Not just a Web presence, one that does the job


Specialists on Miami panel share their expertise on what it takes to create a dynamic site


These days, companies need more than a simple Web site to draw in potential customers. Videos, blogs, social networking components and more are features business owners should consider.

That was the message a panel of Web experts presented at the Marine Marketers of America general meeting Feb. 13 at the Miami International Boat Show. Panelists included Glen Justice of, Courtney Chalmers of, Leonard Boord of, and Jared Jester of Jester Communications.

All agreed that having a multimedia component is important. Video, for example, is the mark of a modern Web site, said Justice, and is always among the most viewed features on his site.

"It's more art than science," says Boord, in explaining what makes a good site. Google and craigslist are two of the most popular sites, yet they are vastly different in terms of how content is presented, he says.

Content is king

"I don't think that there's any one standard," says Boord. "In the end it is truly a lot of hit and miss." However, content will draw in an audience better than anything.

Justice recommends user testing to see what works and what doesn't. When building his site, Justice used college students to help with user testing. He asked them to do simple tasks and find certain information, and by doing so he found out what worked and what needed retooling.

Search engine optimization, which is the process of improving the volume and quality of traffic to a site through organic search results, also was a hot topic. Typically, the higher a site's page rank, the more visitors it will receive from the search engine.

Chalmers says the important thing to remember here is to make a site content rich with keywords that are specific to what you are trying to sell. Go after exact words, such as, "Boston Whaler, Key West, Florida," not just "boat."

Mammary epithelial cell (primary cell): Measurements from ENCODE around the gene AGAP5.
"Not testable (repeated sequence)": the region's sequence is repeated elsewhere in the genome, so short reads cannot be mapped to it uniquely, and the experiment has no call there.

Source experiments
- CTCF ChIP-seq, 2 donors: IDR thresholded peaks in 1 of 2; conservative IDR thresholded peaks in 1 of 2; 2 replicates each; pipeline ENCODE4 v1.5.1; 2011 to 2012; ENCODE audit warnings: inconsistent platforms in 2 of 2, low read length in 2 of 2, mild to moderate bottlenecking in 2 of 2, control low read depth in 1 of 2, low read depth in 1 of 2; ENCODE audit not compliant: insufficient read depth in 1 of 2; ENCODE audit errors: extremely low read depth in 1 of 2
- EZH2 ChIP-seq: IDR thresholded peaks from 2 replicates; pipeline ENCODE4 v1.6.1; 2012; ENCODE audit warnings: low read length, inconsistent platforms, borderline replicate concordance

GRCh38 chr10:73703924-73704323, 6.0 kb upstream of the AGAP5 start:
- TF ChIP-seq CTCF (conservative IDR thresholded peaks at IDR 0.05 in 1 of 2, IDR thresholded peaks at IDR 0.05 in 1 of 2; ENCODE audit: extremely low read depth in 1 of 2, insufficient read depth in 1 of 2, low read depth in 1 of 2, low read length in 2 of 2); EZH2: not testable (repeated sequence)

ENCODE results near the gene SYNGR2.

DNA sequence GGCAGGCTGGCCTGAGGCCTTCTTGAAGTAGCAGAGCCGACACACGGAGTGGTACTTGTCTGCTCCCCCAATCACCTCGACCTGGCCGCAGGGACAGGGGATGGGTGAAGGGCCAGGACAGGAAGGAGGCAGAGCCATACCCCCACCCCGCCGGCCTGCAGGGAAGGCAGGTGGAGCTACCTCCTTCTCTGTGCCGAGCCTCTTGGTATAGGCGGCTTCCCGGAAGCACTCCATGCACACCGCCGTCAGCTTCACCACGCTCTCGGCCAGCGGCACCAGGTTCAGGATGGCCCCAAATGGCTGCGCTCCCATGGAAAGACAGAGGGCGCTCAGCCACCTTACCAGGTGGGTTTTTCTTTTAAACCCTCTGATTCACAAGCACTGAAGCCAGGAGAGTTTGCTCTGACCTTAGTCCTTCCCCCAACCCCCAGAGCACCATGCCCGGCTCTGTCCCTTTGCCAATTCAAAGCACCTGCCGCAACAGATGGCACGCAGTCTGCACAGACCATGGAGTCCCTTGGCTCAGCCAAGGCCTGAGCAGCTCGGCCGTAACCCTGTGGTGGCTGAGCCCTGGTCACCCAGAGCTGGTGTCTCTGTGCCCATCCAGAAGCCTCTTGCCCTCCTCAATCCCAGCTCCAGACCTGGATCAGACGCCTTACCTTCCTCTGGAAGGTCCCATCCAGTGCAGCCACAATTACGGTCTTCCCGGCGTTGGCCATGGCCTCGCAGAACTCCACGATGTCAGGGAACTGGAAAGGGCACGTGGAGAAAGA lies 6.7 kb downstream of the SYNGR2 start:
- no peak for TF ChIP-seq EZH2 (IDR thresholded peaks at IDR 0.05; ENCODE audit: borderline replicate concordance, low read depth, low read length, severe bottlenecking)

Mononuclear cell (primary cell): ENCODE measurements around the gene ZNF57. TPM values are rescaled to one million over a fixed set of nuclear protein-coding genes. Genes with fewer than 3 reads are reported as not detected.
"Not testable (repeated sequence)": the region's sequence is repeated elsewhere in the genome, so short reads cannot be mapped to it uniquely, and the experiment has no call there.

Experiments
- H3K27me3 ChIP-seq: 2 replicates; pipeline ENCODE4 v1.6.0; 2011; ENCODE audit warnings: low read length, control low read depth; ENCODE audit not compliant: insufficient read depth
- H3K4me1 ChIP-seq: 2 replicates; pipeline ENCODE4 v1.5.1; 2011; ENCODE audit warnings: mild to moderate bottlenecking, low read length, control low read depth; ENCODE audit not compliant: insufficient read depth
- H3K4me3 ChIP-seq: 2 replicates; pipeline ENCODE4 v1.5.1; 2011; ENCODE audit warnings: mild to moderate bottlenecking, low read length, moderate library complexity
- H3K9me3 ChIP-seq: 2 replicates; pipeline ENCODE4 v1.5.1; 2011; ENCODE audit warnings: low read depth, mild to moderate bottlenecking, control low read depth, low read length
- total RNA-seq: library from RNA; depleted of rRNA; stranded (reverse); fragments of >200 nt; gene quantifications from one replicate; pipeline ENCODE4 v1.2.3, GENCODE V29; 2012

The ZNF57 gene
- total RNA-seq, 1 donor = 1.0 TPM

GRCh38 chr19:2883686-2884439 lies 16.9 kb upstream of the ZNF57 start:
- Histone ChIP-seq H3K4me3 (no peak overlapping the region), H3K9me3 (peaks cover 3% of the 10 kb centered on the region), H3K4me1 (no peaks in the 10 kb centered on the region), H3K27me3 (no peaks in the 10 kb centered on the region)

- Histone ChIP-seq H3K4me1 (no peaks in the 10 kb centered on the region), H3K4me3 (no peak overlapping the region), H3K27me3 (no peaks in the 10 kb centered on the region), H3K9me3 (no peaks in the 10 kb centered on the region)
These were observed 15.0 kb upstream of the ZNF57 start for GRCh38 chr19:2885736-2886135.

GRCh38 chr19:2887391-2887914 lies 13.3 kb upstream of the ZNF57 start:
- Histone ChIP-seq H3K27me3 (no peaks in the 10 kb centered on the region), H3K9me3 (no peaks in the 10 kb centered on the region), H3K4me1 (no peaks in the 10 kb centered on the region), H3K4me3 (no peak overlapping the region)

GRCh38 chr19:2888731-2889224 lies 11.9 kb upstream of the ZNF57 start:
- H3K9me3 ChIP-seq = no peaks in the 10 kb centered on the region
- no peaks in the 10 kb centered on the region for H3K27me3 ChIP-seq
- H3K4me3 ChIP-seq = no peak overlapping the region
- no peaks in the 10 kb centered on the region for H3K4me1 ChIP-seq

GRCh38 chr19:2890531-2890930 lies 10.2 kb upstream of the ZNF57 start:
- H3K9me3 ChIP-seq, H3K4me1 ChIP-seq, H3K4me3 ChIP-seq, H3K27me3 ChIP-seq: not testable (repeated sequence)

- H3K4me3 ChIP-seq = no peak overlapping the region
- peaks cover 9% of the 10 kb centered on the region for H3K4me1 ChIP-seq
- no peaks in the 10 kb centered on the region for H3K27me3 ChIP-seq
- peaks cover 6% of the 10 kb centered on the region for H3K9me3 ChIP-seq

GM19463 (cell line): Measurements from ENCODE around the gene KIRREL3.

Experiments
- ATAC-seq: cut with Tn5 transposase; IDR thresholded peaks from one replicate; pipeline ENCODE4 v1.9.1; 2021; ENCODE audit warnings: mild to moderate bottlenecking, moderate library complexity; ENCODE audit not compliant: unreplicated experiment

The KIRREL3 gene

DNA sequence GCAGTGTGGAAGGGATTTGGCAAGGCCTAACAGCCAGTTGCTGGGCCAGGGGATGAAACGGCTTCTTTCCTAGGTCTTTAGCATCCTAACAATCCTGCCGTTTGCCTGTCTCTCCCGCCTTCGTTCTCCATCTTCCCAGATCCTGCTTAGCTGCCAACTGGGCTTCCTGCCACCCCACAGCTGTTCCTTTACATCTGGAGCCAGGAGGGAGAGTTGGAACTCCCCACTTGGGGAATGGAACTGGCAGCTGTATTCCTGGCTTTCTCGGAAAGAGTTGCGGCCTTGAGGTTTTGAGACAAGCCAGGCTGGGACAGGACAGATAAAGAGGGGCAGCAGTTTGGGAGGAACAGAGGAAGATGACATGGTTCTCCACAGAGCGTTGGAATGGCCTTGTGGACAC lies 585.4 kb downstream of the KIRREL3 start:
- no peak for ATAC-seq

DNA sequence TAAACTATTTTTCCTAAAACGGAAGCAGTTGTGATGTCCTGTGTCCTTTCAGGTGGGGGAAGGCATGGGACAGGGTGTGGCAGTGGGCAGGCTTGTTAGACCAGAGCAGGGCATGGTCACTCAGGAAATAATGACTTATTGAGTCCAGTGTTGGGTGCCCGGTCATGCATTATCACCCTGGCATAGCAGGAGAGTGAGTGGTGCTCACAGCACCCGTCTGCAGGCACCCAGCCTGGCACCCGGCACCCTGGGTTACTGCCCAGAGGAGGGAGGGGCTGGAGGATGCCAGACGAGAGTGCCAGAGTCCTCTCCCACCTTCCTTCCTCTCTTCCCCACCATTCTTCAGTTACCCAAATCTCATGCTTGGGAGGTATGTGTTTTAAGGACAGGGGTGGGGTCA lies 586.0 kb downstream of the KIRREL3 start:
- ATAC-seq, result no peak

"The more dynamic content you have, the more successful you will be, because the spiders will keep coming back," she says.

Also, Boord says, getting people to visit your site is more than just coming up No. 1 or 2 in a Google search. For example, YouTube is one of the most searched sites, he says. Post a video to drive traffic to your site, he suggests. MySpace and Facebook are other sites that can help drive traffic back to a company's site. "There is a huge audience in other places [besides Google]," he says.

A nation of bloggers

Regarding blogs, "I think every company should start one," Boord suggests.

There are approximately 133 million blogs, with an average of 900,000 blog postings each day. More than 75 percent of active Internet users read blogs, he says.

A blog gives a company a way to respond to concerns, answer questions and, when needed, address critics.

"It really does add another dimension to your company," says Justice, stressing that it's important to make sure a blog is updated and moderated regularly. A "dead" blog, he says, can do more harm than good.

Jester says seeing a company address negatives head-on in a blog can leave a positive impression on consumers. Blogs generate leads, he says.

In talking about online listing sites, such as, Chalmers advises posting photos of the actual boat, not a manufacturer's model of a similar boat. Provide as much information as possible, include a price, and always provide links to a Web site, she recommends.

The Facebook phenomenon

Panelists also encouraged the use of Facebook and other social networking sites, such as MySpace and LinkedIn. Facebook, alone, has more than 175 million users.

"Facebook is becoming as important as e-mail," says Justice. "It's no longer really an option to have a presence there."

Facebook is also useful in testing which ads will draw people in and which won't, since it's free and easy to create ads on the site. The site provides guidance for creating ads and a target audience for your ad, allows you to see who's clicking on it, and allows for modifications to maximize results.

"You have a little lab at your disposal," Boord says.

Panelists agreed that social networking is the "hottest thing" in online marketing these days, with Boord calling 2009 a "Twitter year." is a microblogging site that is less than two years old and receives about 3 million "Tweets" a day.

Twitter describes itself as a "service for friends, family and co-workers to communicate and stay connected through the exchange of quick, frequent answers to one simple question: What are you doing?" Twitter allows users to post 140 characters of text at a time.

"It's very, very powerful," Boord says.

Justice maintains that businesses shouldn't jump on every trend, but take time to look at everything and see what works best for them.

This article originally appeared in the April 2009 issue.


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